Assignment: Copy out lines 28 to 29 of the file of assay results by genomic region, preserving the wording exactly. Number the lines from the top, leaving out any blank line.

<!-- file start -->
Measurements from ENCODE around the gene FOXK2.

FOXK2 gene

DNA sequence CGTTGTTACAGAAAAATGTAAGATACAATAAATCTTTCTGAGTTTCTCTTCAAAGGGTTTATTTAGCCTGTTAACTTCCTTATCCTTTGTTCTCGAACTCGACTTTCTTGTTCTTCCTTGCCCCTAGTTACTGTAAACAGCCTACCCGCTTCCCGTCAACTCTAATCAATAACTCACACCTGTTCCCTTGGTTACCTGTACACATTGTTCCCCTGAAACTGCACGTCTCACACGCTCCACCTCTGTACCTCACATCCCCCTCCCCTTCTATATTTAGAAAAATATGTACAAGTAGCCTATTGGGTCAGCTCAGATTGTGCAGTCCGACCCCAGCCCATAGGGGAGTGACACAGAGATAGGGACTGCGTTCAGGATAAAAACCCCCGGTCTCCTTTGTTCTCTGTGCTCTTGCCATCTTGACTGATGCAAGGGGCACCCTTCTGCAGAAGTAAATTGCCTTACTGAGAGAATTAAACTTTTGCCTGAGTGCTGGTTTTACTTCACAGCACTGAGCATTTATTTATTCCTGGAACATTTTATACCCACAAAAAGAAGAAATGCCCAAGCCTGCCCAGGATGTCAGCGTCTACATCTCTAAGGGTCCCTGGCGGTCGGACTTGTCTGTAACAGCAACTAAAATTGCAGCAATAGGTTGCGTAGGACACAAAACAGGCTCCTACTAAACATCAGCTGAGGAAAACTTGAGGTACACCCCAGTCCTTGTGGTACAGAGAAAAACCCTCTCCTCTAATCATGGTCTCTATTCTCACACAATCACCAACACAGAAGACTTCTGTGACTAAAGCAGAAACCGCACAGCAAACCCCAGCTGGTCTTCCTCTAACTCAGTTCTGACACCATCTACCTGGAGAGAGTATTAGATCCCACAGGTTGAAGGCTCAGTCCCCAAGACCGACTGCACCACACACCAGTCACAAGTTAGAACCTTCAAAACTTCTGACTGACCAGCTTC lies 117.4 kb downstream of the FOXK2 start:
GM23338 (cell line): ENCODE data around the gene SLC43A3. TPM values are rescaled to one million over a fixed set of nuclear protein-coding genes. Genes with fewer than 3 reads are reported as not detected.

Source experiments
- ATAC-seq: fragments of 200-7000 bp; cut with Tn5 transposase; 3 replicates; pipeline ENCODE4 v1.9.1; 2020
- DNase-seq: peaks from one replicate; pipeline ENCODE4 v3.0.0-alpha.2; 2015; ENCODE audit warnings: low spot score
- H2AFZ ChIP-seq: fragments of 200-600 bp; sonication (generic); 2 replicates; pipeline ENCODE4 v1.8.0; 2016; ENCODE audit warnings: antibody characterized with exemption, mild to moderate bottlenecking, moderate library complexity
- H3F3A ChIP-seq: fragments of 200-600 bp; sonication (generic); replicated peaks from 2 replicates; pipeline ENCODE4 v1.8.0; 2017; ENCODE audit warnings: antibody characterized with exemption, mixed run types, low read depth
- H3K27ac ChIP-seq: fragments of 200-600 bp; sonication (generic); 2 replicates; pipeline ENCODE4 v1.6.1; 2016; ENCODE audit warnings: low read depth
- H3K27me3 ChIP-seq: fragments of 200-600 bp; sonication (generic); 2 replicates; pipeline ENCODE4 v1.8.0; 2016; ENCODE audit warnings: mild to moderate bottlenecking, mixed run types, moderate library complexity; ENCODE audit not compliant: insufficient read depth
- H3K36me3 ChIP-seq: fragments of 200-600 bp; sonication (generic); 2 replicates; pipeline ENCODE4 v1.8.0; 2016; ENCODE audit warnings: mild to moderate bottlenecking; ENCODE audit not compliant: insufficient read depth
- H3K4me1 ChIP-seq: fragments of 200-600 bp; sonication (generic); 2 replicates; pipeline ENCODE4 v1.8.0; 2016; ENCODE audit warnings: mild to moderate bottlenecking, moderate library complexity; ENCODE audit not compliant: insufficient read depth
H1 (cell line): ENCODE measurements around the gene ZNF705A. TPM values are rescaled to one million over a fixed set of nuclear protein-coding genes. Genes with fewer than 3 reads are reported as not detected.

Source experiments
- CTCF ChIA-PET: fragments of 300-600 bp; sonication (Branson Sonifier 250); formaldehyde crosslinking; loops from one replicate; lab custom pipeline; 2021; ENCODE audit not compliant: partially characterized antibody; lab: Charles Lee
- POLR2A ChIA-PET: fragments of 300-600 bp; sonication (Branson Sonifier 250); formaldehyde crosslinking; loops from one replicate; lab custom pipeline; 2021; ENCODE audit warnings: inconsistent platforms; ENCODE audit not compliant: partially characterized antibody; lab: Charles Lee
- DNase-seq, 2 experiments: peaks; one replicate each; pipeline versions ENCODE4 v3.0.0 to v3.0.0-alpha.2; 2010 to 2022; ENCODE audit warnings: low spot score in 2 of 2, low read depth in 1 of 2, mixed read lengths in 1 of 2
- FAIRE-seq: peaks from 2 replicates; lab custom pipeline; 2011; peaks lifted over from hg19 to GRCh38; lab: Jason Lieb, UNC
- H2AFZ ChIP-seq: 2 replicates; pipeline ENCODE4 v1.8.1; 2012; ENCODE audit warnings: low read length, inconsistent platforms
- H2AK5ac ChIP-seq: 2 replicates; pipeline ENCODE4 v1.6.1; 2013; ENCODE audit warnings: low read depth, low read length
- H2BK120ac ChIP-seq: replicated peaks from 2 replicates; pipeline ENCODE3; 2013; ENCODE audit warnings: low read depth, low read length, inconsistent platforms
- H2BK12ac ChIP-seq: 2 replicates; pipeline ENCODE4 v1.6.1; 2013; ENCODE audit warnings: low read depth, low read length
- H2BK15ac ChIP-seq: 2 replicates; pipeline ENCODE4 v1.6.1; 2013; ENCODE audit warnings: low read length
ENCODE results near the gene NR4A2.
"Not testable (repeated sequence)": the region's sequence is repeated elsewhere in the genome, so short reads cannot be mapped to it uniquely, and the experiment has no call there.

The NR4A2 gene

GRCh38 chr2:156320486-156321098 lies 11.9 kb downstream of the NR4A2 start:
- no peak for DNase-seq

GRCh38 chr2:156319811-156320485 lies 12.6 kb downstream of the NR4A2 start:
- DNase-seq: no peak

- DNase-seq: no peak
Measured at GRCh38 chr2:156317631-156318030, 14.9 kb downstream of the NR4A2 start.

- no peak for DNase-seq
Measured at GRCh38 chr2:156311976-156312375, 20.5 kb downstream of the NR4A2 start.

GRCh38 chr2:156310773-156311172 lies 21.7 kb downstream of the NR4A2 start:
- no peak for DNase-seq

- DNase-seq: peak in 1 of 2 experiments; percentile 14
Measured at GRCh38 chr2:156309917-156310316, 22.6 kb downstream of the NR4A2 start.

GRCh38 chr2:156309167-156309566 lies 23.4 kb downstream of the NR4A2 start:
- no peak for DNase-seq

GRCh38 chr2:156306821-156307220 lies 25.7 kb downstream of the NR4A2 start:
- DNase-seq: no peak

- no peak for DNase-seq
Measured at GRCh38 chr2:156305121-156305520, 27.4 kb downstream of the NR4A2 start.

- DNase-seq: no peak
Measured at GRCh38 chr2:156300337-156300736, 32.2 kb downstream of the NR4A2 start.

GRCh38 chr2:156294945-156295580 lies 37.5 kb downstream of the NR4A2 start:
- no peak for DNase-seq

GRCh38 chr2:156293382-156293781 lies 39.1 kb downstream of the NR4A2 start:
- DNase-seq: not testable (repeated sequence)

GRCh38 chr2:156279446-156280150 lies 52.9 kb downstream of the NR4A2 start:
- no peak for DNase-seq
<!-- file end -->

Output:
GRCh38 chr2:156320486-156321098 lies 11.9 kb downstream of the NR4A2 start:
- no peak for DNase-seq